Much has already been made of the marijuana ballot measures that passed in Colorado and Washington this week. Both set a new bar for marijuana laws in the U.S., but open the states up to a thorny relationship with federal drug enforcement agencies.
Colorado and Washington are now stepping into unknown territory. No modern jurisdiction — anywhere in the world — has removed prohibitions on production, distribution and possession of marijuana.
“There is no comparison,” says Peter Reuter, a professor in the School of Public Policy and the Department of Criminology at the University of Maryland. “It’s illegal everywhere, including the Netherlands. That’s true in every country.”
As Colorado and Washington roll out new policies on marijuana, both states must do a delicate dance. They must allow the public to smoke more freely without dramatically increasing consumption or lowering the price of weed. But they also have to avoid transmogrifying into North America’s new cannabis capital.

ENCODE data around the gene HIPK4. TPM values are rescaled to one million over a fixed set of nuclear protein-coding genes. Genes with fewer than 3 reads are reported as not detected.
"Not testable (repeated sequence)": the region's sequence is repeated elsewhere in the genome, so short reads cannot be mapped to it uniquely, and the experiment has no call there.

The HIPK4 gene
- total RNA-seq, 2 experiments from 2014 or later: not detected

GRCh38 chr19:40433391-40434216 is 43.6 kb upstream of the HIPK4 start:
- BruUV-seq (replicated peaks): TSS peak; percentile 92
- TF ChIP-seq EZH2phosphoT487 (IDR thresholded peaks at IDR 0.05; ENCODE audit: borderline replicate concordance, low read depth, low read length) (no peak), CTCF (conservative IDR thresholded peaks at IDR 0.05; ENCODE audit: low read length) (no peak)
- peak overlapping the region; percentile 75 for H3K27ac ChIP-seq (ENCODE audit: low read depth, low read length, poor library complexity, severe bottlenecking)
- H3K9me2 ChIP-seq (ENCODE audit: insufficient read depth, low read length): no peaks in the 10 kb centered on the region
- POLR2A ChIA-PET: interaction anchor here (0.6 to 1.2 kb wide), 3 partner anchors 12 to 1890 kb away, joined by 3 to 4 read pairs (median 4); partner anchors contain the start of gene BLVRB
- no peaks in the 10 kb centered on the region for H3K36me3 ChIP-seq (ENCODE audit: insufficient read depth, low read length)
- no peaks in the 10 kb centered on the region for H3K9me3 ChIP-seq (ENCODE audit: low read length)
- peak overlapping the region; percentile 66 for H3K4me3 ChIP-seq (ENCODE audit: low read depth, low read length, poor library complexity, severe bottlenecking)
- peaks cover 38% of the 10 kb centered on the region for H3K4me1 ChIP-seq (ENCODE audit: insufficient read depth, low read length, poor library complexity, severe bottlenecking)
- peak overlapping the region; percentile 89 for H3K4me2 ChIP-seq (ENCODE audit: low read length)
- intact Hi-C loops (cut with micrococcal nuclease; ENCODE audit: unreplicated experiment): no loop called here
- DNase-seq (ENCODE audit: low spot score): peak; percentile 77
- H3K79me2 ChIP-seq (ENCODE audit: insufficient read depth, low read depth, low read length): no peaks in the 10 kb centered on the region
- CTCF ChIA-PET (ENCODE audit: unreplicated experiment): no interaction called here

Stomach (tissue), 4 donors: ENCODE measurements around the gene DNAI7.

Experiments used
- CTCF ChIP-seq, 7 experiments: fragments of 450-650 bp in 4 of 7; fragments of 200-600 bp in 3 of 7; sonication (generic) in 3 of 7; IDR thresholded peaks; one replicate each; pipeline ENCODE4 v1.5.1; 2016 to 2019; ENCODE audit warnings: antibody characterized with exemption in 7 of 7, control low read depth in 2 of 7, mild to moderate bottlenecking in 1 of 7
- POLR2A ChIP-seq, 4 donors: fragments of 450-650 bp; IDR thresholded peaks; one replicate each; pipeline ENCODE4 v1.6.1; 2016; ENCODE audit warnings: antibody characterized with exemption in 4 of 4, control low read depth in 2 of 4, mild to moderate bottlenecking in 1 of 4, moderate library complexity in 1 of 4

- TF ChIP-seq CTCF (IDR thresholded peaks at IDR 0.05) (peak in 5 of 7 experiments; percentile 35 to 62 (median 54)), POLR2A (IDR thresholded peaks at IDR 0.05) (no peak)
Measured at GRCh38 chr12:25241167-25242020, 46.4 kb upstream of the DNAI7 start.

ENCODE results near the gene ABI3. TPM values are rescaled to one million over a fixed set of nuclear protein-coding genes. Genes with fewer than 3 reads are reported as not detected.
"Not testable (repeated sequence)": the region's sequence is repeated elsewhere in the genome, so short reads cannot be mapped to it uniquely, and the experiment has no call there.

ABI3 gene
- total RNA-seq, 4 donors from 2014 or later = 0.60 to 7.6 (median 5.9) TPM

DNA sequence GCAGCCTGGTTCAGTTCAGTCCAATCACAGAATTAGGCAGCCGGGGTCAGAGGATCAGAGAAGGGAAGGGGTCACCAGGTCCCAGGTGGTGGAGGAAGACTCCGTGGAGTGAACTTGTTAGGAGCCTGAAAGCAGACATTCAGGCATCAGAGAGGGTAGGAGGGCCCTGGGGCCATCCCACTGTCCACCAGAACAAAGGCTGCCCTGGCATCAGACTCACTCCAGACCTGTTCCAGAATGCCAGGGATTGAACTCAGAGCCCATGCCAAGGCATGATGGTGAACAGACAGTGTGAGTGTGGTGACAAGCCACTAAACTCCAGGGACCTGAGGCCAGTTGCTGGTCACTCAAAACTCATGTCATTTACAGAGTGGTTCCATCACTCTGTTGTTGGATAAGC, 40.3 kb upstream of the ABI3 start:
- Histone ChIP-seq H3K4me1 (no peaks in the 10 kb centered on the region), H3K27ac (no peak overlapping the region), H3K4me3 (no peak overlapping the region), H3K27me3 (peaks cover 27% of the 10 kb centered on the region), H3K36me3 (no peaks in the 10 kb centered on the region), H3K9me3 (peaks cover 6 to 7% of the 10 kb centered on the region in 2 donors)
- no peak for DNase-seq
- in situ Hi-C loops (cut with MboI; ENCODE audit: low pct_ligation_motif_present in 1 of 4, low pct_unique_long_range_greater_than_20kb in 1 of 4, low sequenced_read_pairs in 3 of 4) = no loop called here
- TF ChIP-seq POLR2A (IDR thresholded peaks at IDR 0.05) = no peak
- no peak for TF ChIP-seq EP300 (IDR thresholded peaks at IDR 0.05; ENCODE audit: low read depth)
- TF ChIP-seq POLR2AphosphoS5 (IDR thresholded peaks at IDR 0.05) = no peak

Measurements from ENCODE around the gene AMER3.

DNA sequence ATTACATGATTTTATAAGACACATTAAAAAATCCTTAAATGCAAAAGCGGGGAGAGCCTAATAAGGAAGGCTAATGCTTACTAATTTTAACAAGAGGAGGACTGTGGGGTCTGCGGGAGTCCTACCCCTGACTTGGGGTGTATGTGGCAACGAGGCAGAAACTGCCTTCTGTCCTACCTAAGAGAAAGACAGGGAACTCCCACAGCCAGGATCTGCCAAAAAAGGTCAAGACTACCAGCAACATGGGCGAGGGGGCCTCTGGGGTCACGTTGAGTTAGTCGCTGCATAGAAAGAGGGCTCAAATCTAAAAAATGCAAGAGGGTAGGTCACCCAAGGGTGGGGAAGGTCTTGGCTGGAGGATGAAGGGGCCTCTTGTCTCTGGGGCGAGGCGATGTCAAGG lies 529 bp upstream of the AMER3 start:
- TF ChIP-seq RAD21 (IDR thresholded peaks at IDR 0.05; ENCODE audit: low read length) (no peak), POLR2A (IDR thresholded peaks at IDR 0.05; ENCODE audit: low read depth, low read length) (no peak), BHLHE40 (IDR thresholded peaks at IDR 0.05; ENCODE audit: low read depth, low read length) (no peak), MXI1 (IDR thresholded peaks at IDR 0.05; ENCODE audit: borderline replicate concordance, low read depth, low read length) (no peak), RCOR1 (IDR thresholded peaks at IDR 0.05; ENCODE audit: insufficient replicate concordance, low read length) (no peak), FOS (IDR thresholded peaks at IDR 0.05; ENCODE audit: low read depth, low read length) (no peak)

More liberal than Holland?
Most of us think of Holland when we think of legal marijuana. But this former global leader in liberal marijuana policies now takes a back seat to Colorado and Washington, at least on paper.
Holland is not quite as open to smoking grass as you might think. In legal terms, cannabis policies in the northern European country are actualy quite restrictive.
“The Dutch decided that international [drug treaties] would not let them fully legalize,” says Mark Kleiman, a professor of public policy at the UCLA Luskin School of Public Affairs. “So they wound up with a strange hybrid system.”
The effective result, Peter Reuter of the University of Maryland explains, is a policy of non-enforcement on small transactions. Dutch can purchase marijuana at coffee shops with little risk. Those who grow and distribute ganja, however, still can and do go to jail.
“You can buy it at the front door legally, but it comes in the back door illegally,” says Reuter.
Many states have a hybrid system as well, though not like Holland’s. Marijuana has been decriminalized in 14 states, but that doesn’t mean marijuana is legal there. Until now, decriminalization policies in U.S. states have meant that a person can receive a fine, not jail time, for possession of a limited amount of marijuana. Production and distribution still carry a heavy risk of jail time in those states. And any possession is still illegal federally, meaning you can still be in hot water with the feds if you’re caught with pot in a state that has decriminalized it.